AMERICAN PROTESTANTISM'S TEACHINGS TO YOUNG MEN
Clifford E. Clark Jr.
Since many young Americans drew their deepest beliefs from Protestant Christianity, the changes that were wrought in the Christian message in the nineteenth century are an indispensable aid in understanding the formation of social outlooks and values. Manuals of advice on behavior, manners, and the means of success, aimed at youthful audiences, were a popular literary genre of the times. Most of these works were written by ministers, and no minister was more widely known than Henry Ward Beecher, son of Lyman Beecher and younger brother of Catharine. In this essay about Beecher's Seven Lectures to Young Men, Clifford E. Clark, Jr., discusses the changing emphases in Beecher's application of Protestant teachings to the problems and decisions facing young men. Notable themes developed in this analysis include the transformation of spiritual into secular values and the stress on personal internalization of social restraints and controls.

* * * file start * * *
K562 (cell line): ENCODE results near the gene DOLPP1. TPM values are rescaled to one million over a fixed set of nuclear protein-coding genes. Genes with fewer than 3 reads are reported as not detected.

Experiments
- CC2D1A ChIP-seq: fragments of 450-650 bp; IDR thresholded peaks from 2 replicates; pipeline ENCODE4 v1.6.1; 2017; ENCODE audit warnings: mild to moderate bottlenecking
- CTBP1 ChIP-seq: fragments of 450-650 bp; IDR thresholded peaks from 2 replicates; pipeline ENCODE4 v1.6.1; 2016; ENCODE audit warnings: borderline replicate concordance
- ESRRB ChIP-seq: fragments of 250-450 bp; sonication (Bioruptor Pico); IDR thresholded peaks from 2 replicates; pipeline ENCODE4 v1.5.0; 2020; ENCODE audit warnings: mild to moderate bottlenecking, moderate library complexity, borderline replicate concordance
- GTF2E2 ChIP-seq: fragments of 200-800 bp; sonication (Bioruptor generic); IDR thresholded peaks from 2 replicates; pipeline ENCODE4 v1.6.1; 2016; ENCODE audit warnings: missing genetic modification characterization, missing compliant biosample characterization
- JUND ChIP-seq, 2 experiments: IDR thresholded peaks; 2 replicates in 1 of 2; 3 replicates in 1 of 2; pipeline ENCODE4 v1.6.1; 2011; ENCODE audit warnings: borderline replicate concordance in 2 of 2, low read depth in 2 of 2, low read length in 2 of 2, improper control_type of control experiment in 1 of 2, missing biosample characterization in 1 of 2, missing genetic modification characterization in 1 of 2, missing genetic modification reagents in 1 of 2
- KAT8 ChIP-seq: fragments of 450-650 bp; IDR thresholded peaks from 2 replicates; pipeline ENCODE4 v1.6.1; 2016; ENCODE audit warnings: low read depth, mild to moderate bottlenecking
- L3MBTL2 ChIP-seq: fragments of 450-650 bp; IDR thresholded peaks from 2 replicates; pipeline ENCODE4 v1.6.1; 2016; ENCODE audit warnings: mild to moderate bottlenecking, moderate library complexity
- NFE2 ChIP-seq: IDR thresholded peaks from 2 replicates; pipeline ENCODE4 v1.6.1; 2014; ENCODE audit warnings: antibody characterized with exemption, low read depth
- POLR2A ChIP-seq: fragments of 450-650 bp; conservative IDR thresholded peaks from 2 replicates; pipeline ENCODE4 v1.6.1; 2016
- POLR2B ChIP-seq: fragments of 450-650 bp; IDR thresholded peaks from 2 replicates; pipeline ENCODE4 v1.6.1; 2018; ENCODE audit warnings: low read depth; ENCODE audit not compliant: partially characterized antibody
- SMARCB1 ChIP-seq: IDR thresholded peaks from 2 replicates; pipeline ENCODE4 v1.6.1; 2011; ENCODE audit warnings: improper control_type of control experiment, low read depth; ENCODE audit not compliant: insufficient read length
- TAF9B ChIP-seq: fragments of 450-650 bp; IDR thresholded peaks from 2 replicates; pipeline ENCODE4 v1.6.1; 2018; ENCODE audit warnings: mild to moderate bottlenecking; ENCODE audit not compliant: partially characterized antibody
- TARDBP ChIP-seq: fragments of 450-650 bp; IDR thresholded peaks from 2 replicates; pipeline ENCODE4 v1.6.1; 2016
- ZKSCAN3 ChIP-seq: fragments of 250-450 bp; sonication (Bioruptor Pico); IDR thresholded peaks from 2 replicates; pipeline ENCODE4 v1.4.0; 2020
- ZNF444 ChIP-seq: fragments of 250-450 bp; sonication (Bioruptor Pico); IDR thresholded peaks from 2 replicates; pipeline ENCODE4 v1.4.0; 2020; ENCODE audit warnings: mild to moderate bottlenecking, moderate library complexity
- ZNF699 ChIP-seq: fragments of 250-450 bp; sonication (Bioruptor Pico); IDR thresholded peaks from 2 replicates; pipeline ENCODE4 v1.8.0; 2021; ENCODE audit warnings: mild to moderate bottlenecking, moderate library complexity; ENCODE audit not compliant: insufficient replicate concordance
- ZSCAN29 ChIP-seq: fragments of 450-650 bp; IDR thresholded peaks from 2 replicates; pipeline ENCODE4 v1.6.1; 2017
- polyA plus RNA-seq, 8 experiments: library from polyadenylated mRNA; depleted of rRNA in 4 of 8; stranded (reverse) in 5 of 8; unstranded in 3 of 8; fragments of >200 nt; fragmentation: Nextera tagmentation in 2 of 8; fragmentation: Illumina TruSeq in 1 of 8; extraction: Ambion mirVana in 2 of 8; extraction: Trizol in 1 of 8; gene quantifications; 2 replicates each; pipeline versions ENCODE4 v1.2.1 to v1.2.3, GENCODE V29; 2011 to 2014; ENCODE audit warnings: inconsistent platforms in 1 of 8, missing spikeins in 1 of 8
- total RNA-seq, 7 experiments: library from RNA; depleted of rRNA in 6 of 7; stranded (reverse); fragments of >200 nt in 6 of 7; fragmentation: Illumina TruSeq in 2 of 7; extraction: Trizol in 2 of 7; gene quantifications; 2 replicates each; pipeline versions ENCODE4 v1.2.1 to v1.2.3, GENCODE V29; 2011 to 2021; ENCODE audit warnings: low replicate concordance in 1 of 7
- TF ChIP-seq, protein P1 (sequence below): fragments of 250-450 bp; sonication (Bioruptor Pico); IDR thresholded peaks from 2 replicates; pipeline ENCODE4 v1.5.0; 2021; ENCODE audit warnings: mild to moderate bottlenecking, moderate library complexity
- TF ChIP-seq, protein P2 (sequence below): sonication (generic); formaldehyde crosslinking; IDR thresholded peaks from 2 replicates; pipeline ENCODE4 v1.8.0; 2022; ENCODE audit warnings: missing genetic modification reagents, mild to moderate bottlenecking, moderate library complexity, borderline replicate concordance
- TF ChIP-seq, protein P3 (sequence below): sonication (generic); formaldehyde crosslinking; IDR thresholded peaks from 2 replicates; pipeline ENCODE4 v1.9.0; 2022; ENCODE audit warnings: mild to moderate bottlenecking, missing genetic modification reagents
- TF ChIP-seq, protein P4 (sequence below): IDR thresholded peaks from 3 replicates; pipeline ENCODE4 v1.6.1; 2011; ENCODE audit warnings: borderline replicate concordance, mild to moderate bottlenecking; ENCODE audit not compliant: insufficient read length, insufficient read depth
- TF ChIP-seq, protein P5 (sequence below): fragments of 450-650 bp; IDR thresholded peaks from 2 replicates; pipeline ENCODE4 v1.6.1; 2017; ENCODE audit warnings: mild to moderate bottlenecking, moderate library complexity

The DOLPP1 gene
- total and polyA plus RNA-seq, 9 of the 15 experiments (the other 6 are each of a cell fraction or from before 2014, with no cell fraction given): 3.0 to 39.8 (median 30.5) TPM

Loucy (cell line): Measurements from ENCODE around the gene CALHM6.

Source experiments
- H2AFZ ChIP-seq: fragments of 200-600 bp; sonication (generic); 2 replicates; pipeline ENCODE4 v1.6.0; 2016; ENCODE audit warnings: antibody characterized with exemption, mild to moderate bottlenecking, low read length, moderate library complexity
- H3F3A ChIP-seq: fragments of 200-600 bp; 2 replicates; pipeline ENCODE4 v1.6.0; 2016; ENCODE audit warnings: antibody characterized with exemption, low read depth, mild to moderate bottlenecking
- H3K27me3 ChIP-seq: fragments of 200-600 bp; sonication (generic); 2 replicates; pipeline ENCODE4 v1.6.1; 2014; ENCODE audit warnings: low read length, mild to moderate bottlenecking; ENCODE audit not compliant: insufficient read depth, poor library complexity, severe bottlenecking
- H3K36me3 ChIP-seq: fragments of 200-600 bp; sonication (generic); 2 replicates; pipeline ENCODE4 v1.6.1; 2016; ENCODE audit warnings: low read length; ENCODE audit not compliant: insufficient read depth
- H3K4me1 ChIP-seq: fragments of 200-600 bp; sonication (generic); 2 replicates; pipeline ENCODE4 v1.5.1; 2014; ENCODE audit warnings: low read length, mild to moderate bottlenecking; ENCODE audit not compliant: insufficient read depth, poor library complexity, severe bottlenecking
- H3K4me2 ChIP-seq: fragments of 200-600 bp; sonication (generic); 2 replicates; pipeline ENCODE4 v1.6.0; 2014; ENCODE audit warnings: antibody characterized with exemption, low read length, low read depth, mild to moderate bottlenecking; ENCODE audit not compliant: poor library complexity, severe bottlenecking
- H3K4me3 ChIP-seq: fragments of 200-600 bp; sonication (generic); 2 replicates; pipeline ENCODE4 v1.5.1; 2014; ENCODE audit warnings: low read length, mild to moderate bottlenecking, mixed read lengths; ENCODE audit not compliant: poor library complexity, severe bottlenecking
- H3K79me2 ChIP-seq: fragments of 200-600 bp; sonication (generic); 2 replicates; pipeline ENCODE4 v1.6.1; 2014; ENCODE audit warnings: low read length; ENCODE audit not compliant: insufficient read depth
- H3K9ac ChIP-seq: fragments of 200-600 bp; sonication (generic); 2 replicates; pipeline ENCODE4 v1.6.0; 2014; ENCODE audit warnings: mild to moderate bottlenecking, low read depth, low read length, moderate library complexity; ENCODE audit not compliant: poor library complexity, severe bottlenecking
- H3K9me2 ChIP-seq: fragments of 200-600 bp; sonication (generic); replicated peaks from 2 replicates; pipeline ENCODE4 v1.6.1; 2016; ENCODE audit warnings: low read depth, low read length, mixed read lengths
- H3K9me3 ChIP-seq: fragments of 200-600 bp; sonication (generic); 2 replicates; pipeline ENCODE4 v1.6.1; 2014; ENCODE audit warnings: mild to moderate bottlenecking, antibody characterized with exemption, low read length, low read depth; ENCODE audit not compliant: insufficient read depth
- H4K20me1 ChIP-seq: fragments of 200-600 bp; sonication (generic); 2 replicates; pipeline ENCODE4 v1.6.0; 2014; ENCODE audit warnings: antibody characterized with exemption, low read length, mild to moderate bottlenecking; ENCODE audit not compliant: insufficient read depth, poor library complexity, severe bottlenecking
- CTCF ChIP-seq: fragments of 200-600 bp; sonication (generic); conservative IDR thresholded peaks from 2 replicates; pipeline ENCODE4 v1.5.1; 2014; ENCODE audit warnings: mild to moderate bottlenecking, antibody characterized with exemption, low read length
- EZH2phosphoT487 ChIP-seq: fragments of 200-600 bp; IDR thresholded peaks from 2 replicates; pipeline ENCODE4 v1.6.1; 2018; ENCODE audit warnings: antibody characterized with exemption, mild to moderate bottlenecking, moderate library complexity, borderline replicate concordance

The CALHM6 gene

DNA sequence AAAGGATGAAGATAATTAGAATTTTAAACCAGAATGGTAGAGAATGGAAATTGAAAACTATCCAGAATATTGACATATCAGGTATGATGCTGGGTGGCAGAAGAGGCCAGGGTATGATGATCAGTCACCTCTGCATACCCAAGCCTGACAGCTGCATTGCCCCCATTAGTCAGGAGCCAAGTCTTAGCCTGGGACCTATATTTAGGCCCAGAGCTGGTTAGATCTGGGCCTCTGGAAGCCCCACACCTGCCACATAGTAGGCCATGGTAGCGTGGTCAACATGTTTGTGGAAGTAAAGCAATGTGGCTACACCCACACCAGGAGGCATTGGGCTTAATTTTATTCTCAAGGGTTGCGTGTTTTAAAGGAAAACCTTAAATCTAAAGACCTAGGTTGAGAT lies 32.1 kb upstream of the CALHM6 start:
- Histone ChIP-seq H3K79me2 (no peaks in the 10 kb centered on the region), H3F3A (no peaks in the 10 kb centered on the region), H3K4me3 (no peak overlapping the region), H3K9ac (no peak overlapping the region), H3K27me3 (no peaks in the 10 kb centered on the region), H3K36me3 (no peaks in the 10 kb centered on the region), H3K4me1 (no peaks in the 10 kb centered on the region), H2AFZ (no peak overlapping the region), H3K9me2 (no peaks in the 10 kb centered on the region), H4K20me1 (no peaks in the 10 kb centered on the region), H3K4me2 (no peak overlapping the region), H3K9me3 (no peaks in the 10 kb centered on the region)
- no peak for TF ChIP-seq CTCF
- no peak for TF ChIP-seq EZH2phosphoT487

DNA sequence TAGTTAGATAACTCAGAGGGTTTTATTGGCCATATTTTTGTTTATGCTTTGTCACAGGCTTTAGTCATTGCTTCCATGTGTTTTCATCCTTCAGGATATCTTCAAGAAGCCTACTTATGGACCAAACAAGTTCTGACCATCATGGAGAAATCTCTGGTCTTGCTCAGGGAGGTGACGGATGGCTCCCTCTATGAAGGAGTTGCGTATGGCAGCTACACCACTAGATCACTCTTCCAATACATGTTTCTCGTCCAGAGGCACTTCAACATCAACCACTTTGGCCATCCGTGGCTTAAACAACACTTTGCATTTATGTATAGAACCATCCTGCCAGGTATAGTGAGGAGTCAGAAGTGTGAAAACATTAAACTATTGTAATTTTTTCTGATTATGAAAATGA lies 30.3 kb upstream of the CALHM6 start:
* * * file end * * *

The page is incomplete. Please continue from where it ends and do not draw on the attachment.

The changing American conception of success is the subject of John G. Cawelti, Apostles of the Self-Made Man ( Chicago: University of Chicago Press, 1965), and Irvin G. Wyllie , The Self-Made Man in America ( New Brunswick, N.J.: Rutgers University Press, 1954). See also the extensive set of documents reprinted in Moses Rischin, ed., The American Gospel of Success ( Chicago: Quadrangle Books, 1965).